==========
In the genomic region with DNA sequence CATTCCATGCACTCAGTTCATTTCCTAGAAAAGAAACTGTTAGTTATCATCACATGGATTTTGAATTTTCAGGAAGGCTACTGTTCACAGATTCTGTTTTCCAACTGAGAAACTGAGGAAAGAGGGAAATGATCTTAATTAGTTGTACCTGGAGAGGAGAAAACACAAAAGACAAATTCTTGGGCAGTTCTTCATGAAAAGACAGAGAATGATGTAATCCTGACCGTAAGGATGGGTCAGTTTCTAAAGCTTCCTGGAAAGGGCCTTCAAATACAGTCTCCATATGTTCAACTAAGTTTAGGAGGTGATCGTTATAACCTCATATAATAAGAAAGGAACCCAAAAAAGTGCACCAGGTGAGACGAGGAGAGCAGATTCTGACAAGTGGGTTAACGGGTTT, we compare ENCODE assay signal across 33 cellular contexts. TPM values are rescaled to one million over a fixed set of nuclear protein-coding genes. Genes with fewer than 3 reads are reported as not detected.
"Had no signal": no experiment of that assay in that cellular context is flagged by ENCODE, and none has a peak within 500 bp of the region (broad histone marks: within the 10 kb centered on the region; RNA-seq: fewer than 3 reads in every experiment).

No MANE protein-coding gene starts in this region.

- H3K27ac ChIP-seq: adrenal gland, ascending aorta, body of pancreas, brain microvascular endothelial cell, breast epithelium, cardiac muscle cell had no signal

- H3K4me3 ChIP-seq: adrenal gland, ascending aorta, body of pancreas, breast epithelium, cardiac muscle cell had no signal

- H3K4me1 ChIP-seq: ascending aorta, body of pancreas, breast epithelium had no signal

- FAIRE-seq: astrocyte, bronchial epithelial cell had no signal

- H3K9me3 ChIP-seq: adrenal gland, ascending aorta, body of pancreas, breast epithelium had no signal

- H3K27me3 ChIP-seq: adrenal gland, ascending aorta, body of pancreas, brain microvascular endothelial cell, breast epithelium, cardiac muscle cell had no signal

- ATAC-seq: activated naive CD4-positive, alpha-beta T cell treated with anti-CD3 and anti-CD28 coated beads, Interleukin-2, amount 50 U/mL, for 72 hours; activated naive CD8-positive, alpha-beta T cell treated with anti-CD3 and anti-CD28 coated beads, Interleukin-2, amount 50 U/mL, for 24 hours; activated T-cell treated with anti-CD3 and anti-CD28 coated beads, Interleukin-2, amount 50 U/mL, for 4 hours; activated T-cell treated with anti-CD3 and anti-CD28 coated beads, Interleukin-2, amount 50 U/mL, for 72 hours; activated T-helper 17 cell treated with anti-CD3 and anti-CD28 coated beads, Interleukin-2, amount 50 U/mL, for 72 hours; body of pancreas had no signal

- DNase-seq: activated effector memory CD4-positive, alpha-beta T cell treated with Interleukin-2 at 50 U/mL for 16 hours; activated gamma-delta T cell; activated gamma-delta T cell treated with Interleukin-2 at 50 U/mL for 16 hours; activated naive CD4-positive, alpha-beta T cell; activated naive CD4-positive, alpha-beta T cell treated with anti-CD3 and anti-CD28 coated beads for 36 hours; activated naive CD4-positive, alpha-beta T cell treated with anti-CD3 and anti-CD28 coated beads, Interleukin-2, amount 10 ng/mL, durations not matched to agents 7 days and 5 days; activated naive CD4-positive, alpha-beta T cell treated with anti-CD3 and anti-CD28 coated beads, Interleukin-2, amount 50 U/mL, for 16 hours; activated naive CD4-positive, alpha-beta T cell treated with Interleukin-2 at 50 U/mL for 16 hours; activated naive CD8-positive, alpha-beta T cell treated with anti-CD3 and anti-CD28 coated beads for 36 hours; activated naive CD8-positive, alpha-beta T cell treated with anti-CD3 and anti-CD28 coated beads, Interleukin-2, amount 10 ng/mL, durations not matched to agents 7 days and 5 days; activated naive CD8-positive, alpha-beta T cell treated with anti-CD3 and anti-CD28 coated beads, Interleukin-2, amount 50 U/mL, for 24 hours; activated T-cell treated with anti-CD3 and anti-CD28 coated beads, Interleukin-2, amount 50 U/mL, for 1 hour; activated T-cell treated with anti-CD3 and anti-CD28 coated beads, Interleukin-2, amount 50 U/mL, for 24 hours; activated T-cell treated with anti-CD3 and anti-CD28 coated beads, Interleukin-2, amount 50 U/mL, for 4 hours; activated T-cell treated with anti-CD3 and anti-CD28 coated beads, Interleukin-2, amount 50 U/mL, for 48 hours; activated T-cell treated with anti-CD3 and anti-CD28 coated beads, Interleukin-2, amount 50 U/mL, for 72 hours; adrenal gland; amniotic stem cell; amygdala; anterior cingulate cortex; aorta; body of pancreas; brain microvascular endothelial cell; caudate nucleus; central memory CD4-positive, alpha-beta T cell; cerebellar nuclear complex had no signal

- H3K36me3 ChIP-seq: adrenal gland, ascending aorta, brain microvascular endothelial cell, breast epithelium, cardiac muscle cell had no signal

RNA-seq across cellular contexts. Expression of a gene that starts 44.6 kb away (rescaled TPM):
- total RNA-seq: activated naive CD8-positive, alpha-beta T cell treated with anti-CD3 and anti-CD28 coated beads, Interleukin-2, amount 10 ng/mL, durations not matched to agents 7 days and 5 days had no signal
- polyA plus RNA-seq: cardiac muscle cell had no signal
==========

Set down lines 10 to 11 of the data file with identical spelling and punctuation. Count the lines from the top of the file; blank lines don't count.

- ATAC-seq: activated naive CD4-positive, alpha-beta T cell treated with anti-CD3 and anti-CD28 coated beads, Interleukin-2, amount 50 U/mL, for 72 hours; activated naive CD8-positive, alpha-beta T cell treated with anti-CD3 and anti-CD28 coated beads, Interleukin-2, amount 50 U/mL, for 24 hours; activated T-cell treated with anti-CD3 and anti-CD28 coated beads, Interleukin-2, amount 50 U/mL, for 4 hours; activated T-cell treated with anti-CD3 and anti-CD28 coated beads, Interleukin-2, amount 50 U/mL, for 72 hours; activated T-helper 17 cell treated with anti-CD3 and anti-CD28 coated beads, Interleukin-2, amount 50 U/mL, for 72 hours; body of pancreas had no signal

- DNase-seq: activated effector memory CD4-positive, alpha-beta T cell treated with Interleukin-2 at 50 U/mL for 16 hours; activated gamma-delta T cell; activated gamma-delta T cell treated with Interleukin-2 at 50 U/mL for 16 hours; activated naive CD4-positive, alpha-beta T cell; activated naive CD4-positive, alpha-beta T cell treated with anti-CD3 and anti-CD28 coated beads for 36 hours; activated naive CD4-positive, alpha-beta T cell treated with anti-CD3 and anti-CD28 coated beads, Interleukin-2, amount 10 ng/mL, durations not matched to agents 7 days and 5 days; activated naive CD4-positive, alpha-beta T cell treated with anti-CD3 and anti-CD28 coated beads, Interleukin-2, amount 50 U/mL, for 16 hours; activated naive CD4-positive, alpha-beta T cell treated with Interleukin-2 at 50 U/mL for 16 hours; activated naive CD8-positive, alpha-beta T cell treated with anti-CD3 and anti-CD28 coated beads for 36 hours; activated naive CD8-positive, alpha-beta T cell treated with anti-CD3 and anti-CD28 coated beads, Interleukin-2, amount 10 ng/mL, durations not matched to agents 7 days and 5 days; activated naive CD8-positive, alpha-beta T cell treated with anti-CD3 and anti-CD28 coated beads, Interleukin-2, amount 50 U/mL, for 24 hours; activated T-cell treated with anti-CD3 and anti-CD28 coated beads, Interleukin-2, amount 50 U/mL, for 1 hour; activated T-cell treated with anti-CD3 and anti-CD28 coated beads, Interleukin-2, amount 50 U/mL, for 24 hours; activated T-cell treated with anti-CD3 and anti-CD28 coated beads, Interleukin-2, amount 50 U/mL, for 4 hours; activated T-cell treated with anti-CD3 and anti-CD28 coated beads, Interleukin-2, amount 50 U/mL, for 48 hours; activated T-cell treated with anti-CD3 and anti-CD28 coated beads, Interleukin-2, amount 50 U/mL, for 72 hours; adrenal gland; amniotic stem cell; amygdala; anterior cingulate cortex; aorta; body of pancreas; brain microvascular endothelial cell; caudate nucleus; central memory CD4-positive, alpha-beta T cell; cerebellar nuclear complex had no signal